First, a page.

Published online May 26, 2015. doi: 10.4252/wjsc.v7.i4.769
Peer-review started: October 14, 2014
First decision: November 27, 2014
Revised: March 17, 2015
Accepted: April 10, 2015
Article in press: April 14, 2015
Published online: May 26, 2015
Stem cell therapy is a promising approach to clinical healing in several diseases. A great variety of tissues (bone marrow, adipose tissue, and placenta) are potentially sources of stem cells. Placenta-derived stem cells (p-SCs) are in between embryonic and mesenchymal stem cells, sharing characteristics with both, such as non-carcinogenic status and property to differentiate in all embryonic germ layers. Moreover, their use is not ethically restricted as fetal membranes are considered medical waste after birth. In this context, the present review will be focused on the biological properties, culture and potential cell therapy uses of placental-derived stem cells. Immunophenotype characterization, mainly for surface marker expression, and basic principles of p-SC isolation and culture (mechanical separation or enzymatic digestion of the tissues, the most used culture media, cell plating conditions) will be presented. In addition, some preclinical studies that were performed in different medical areas will be cited, focusing on neurological, liver, pancreatic, heart, muscle, pulmonary, and bone diseases and also in tissue engineering field. Finally, some challenges for stem cell therapy applications will be highlighted. The understanding of the mechanisms involved in the p-SCs differentiation and the achievement of pure cell populations (after differentiation) are key points that must be clarified before bringing the preclinical studies, performed at the bench, to the medical practice.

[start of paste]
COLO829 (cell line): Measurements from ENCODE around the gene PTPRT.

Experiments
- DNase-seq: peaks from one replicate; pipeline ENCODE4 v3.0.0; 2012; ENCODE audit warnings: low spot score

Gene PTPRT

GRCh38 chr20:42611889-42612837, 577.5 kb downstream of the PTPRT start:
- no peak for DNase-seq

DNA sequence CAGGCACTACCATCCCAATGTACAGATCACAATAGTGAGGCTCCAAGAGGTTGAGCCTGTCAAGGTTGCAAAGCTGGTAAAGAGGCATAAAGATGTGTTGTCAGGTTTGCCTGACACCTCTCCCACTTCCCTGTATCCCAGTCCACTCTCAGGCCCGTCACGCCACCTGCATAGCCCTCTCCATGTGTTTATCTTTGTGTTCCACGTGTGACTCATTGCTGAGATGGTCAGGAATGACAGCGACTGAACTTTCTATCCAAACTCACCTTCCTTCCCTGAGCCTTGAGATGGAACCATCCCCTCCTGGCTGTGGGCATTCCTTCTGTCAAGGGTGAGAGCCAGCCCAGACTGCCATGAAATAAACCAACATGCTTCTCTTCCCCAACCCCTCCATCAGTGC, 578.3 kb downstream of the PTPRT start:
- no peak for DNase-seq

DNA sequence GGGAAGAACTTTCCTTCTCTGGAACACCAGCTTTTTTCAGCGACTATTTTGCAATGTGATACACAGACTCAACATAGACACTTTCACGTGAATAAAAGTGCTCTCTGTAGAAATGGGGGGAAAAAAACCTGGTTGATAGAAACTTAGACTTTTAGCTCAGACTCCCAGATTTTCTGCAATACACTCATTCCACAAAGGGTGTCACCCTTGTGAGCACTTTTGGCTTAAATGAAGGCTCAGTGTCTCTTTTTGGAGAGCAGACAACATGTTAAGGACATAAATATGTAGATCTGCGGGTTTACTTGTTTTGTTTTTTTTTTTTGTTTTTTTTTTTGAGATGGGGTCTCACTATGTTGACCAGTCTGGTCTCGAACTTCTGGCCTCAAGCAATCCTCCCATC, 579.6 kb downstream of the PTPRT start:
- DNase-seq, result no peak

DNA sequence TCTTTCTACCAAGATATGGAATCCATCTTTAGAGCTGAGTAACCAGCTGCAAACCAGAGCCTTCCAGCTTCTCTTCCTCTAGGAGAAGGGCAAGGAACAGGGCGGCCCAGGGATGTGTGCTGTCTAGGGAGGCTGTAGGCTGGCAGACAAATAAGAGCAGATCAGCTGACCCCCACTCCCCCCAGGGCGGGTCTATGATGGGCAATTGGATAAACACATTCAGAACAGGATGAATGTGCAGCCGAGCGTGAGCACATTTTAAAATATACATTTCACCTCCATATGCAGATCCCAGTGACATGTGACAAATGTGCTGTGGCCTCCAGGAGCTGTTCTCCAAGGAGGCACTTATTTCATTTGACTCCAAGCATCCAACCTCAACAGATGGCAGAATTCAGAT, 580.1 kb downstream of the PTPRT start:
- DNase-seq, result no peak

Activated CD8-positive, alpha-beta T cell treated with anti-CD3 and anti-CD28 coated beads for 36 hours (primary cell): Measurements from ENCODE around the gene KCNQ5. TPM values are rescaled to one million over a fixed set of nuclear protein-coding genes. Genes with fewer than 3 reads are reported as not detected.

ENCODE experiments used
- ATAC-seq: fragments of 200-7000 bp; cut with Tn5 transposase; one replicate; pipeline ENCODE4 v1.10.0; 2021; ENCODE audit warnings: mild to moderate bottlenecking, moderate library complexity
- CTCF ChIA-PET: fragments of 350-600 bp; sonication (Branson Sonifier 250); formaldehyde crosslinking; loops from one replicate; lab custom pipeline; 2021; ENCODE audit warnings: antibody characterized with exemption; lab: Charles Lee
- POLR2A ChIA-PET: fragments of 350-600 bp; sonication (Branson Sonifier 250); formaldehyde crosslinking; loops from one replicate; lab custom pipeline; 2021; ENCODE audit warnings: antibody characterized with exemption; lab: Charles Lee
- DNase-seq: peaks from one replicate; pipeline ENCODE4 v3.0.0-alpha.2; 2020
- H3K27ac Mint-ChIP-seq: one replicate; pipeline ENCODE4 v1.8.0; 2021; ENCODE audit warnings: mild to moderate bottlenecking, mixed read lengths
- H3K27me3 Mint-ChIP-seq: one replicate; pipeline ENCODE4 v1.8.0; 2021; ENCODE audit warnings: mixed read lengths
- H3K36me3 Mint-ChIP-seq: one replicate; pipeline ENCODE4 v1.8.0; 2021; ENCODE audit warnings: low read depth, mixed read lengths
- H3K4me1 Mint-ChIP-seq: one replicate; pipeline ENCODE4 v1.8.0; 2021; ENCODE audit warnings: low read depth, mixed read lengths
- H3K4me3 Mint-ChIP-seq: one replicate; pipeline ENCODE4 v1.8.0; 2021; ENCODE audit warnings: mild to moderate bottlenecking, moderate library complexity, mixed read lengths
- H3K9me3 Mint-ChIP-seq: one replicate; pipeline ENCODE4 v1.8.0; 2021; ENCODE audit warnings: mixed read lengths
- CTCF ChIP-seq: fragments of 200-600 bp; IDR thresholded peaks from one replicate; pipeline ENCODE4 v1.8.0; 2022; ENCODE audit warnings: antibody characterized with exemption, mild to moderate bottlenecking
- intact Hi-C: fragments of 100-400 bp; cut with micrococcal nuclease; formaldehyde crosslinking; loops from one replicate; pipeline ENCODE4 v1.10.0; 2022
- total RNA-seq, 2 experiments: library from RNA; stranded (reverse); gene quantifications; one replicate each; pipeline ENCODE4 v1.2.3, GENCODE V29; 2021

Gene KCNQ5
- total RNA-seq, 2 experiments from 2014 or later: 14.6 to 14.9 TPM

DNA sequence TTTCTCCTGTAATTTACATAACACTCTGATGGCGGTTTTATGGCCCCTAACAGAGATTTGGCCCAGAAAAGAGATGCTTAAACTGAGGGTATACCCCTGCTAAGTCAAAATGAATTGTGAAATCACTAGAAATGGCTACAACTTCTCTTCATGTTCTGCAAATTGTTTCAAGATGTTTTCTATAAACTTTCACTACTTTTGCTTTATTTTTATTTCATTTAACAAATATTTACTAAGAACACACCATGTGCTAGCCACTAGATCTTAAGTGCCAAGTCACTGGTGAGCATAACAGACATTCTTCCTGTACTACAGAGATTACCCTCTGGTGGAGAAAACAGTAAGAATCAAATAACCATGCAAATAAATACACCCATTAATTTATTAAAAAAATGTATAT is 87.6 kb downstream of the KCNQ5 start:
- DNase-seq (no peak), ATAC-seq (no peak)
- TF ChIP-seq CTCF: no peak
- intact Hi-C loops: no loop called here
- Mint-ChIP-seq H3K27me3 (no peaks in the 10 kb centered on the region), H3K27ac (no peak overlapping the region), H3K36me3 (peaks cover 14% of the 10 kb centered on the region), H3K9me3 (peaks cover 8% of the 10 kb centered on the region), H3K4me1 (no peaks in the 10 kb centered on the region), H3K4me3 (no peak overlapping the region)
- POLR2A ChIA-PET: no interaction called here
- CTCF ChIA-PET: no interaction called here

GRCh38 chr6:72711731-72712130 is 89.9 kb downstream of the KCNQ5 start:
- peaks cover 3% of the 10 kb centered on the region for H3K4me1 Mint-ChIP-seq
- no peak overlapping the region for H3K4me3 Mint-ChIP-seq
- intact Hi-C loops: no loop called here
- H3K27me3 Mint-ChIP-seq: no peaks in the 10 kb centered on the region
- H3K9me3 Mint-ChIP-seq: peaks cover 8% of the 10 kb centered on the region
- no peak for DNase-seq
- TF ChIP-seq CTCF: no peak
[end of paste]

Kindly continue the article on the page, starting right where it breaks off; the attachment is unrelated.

Core tip: Fetal membranes are a source of stem cells, namely placenta-derived stem cells (p-SCs), which are in between embryonic and mesenchymal stem cells sharing characteristics with both, such as the capacity to differentiate in all germ layers and the dearth of tumorogenicity. Many preclinical studies have been investigated the potential of p-SC use in different medical areas, such as neurology, cardiology, orthopedics, gastroenterology, and tissue engineering, showing promising results, but also some drawbacks. The present review will focus on different aspects of biological properties and potential clinical uses of p-SCs.